After the Yale football team’s 55–13 loss to No. 23 Colgate on Saturday, quarterback Rafe Chapple ’18 sat in front of a new navy Under Armour backdrop, arms crossed and slightly scowling as his teammates and coach fielded questions from the media.

When it came time for him to speak, Chapple said what he was supposed to say — that the offense struggled to sustain momentum after scoring on its first play from scrimmage, that he is looking forward to watching film in preparation for this week’s game against Cornell — and that was it.

In his first collegiate start, Chapple went 18-for-31 with one touchdown and three interceptions. Though he was by no means the sole factor in Yale’s 42-point drubbing, Chapple seemed to be taking the loss hard.

Perhaps that sort of dedication and commitment to the game is what head coach Tony Reno looks for in a quarterback: On Tuesday, he named Chapple the team’s starter.

“He’s a winner,” said Tim Hardy, Chapple’s coach for two years at Greater Atlanta Christian School. “He just lives and loves football.”

The youngest of four boys, Chapple comes from a football family: Eldest brother Lee played professional indoor football after quarterbacking for Georgia Southern University and University of North Alabama, Colton played quarterback at Harvard and Jared played tight end at the University of Georgia.

“Growing up, every weekend we were at a different college football game, whether it was supporting Lee at Georgia Southern or flying up to Harvard to watch Colton play,” Chapple said. “It’s really good — I can call them up and pick their brains any time I want, so that’s been helpful.”

Colton was recruited to Harvard the year before Reno arrived for a three-year coaching stint in Cambridge. In 2012, Colton’s sole season as a starter, he threw for 2,567 yards and finished not only as the Ivy League Offensive Player of the Year, but also with the highest career-passer efficiency rating in conference history.

His season total of 3,169 total yards of offense also ranks sixth on the Ivy League’s all-time list, just four places behind former Yale quarterback Morgan Roberts ’16, who graduated last year as the Elis’ all-time leading passer.

But after all the years spent in the shadow of an older brother, and two years under Roberts, the youngest Chapple finally has the chance to star front and center — an opportunity he does not take for granted.

“One thing that impressed us about Rafe is … he was the number two guy behind Morgan [Roberts], but he prepared like he was the starter,” Reno said. “For us, that preparation spoke volumes about how important this position and how important being successful and being part of that team was to him.”

Calling Chapple “a student of the game,” Reno refrained from directly comparing him to Roberts.

Still, Roberts’ influence will undoubtedly manifest itself: Chapple studied behind Roberts for two years, seeing time in three games last season and finishing 5-for-11 for 45 yards with four sacks. And when Chapple’s first day as a college starter concluded Saturday, he and Roberts texted about his performance.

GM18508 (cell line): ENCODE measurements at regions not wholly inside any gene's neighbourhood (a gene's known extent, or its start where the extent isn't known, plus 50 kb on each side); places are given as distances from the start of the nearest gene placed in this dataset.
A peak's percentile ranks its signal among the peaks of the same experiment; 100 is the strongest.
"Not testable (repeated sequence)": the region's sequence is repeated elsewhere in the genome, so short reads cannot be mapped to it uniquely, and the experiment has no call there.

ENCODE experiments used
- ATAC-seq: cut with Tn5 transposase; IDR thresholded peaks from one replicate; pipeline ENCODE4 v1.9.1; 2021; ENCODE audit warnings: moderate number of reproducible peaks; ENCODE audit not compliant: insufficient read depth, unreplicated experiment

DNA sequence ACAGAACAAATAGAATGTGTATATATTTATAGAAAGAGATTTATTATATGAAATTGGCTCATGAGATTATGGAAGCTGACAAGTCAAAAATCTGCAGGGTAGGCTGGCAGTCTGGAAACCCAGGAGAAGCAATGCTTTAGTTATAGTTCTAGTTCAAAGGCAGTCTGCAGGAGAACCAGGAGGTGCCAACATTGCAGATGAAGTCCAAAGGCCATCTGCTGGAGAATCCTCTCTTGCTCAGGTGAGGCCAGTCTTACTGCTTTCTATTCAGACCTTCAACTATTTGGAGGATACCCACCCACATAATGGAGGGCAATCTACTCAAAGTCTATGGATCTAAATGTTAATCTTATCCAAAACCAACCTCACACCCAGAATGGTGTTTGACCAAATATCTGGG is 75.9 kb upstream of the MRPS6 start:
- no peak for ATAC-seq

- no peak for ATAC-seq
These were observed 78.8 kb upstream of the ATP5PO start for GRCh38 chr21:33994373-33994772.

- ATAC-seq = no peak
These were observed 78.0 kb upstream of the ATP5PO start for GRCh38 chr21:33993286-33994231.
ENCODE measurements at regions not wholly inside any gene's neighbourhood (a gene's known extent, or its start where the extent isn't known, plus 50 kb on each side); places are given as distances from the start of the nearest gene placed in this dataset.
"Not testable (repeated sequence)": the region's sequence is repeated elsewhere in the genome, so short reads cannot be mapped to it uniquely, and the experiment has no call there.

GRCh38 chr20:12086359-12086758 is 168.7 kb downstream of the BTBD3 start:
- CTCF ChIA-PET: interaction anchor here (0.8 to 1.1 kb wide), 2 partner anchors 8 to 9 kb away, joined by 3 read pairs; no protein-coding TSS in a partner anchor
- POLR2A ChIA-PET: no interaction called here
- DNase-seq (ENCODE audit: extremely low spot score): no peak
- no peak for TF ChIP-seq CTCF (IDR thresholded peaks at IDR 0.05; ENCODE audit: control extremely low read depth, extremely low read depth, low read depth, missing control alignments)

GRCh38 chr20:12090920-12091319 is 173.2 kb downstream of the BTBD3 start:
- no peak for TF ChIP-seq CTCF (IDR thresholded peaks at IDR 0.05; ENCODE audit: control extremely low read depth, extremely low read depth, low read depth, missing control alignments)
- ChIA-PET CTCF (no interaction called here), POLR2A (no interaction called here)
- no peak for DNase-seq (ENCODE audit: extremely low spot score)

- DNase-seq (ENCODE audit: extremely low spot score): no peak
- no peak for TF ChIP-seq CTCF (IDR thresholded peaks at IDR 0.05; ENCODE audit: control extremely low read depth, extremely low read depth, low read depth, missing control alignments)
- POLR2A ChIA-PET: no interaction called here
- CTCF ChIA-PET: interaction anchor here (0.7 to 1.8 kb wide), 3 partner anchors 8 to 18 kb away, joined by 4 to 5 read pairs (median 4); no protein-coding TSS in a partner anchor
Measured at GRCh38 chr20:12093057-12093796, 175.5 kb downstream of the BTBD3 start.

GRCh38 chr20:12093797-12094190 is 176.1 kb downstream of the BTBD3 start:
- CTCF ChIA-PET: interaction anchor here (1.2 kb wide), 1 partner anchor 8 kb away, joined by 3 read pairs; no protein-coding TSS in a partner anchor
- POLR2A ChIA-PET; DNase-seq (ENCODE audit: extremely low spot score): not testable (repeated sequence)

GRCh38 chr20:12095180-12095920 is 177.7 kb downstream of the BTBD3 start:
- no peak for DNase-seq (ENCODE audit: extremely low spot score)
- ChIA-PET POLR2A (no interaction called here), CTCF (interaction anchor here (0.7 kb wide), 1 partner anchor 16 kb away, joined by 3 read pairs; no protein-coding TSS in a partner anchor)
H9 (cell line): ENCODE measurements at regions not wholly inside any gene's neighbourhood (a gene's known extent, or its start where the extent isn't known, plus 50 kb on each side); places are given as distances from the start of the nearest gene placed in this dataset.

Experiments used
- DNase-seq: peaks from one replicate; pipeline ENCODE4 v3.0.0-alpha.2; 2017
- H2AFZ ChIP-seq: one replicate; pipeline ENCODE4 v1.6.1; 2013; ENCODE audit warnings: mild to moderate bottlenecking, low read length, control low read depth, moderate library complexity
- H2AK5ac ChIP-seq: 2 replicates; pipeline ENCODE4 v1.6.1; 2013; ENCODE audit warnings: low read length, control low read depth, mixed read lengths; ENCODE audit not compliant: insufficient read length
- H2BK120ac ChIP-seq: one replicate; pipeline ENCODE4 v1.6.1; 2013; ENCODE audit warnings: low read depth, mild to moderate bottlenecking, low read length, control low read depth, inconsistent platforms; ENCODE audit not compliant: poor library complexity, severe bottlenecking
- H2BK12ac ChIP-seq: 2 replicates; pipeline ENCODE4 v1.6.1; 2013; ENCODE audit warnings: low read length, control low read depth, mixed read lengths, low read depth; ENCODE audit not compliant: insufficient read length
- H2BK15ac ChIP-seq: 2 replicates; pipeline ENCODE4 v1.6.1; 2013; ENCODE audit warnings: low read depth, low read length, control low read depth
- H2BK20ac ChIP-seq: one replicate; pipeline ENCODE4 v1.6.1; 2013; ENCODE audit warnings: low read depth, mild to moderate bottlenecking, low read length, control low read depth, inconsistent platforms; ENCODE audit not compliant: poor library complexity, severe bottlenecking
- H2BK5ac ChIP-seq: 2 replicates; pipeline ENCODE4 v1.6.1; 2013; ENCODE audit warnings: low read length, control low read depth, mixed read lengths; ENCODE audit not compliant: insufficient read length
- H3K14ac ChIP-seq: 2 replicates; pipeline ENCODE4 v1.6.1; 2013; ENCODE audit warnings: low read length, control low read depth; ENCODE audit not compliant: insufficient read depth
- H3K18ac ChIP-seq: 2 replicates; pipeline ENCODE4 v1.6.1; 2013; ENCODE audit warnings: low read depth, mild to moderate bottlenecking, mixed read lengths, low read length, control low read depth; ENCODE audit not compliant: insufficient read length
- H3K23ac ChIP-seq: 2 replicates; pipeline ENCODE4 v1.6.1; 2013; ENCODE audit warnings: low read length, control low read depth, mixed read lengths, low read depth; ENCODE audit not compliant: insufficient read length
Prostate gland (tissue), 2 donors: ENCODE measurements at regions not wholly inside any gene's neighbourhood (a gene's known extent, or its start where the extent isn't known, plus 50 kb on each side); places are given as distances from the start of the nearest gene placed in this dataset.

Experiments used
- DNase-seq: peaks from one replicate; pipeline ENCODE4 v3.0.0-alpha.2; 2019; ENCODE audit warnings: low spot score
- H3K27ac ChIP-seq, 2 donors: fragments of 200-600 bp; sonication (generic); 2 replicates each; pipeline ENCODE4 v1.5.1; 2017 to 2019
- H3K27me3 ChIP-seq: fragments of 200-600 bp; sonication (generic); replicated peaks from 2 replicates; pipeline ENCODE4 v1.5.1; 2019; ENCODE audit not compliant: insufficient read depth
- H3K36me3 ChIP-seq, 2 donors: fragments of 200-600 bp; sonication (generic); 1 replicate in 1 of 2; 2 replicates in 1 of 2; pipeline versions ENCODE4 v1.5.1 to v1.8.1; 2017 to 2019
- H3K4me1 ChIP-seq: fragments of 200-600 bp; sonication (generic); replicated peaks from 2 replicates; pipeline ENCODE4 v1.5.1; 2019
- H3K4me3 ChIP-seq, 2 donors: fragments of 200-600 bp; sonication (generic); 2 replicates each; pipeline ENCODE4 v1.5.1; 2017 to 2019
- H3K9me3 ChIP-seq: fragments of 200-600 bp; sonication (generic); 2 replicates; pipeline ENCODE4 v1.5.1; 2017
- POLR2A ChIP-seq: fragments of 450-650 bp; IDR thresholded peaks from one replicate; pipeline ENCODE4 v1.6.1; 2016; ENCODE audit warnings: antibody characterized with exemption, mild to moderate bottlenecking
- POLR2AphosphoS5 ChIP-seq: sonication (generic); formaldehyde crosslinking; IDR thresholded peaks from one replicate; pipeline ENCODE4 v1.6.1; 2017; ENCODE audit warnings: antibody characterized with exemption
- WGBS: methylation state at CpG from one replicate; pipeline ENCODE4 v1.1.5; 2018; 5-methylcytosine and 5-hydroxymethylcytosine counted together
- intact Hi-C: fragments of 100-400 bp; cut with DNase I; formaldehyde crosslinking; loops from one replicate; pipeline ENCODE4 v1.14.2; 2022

Entering three games for Roberts in mop-up duty last season, Chapple finished 5-for-11 for 45 yards and was sacked four times.

“[Chapple’s] an extremely accurate passer and he’s learning to get rid of the ball on time,” Larry Ciotti, special advisor to Reno, said. “Once he gets rid of the ball on time, then there won’t be sacks and that will make him more effective.”

Chapple comes across as fairly reserved but fiercely focused, a polished athlete who rarely says the wrong thing. Listed at 6 feet even and 192 pounds, he is neither the biggest nor the most mobile gunslinger on the team.

Nevertheless, wide receiver Robert Clemons III ’17 observed that Chapple, though less fiery than his predecessor, is no less talented. Due in part to his compact release, the righty’s tight spirals find their mark more often than not.

This is beneficial, even though Yale’s preferred offensive attack, an up-tempo and spread offense, asks less of a quarterback than more vertical passing schemes. The Bulldog quarterback, as Reno and players are fond of saying, is a “point guard” — someone who distributes the ball rather than airing it out. Chapple’s skills, therefore, are well-suited to the Eli offense.

And on a team with 19 seniors on the roster, there is plenty of leadership to go around, perhaps diffusing some of the responsibility on the signal caller’s shoulders. Yet Chapple still possesses the intangibles necessary to take command, Hardy said, citing the strides Chapple made as a senior in high school.

“He really became a strong leader,” Hardy said. “Off the field, he intentionally connected with everyone on the team. On the field, he improved as a decision-maker — he learned to stop throwing at the first open man and instead went through his progressions. His knowledge and execution just went way up.”

For all the praise heaped by his former coach, Chapple remained focused on the “we” rather than the “I.” When asked about any possible nerves before his first official game as starter, Chapple demurred, instead referencing the team’s “next man up” mantra.

This humility is not new to Hardy.

“With Rafe, what you see is what you get,” Hardy said.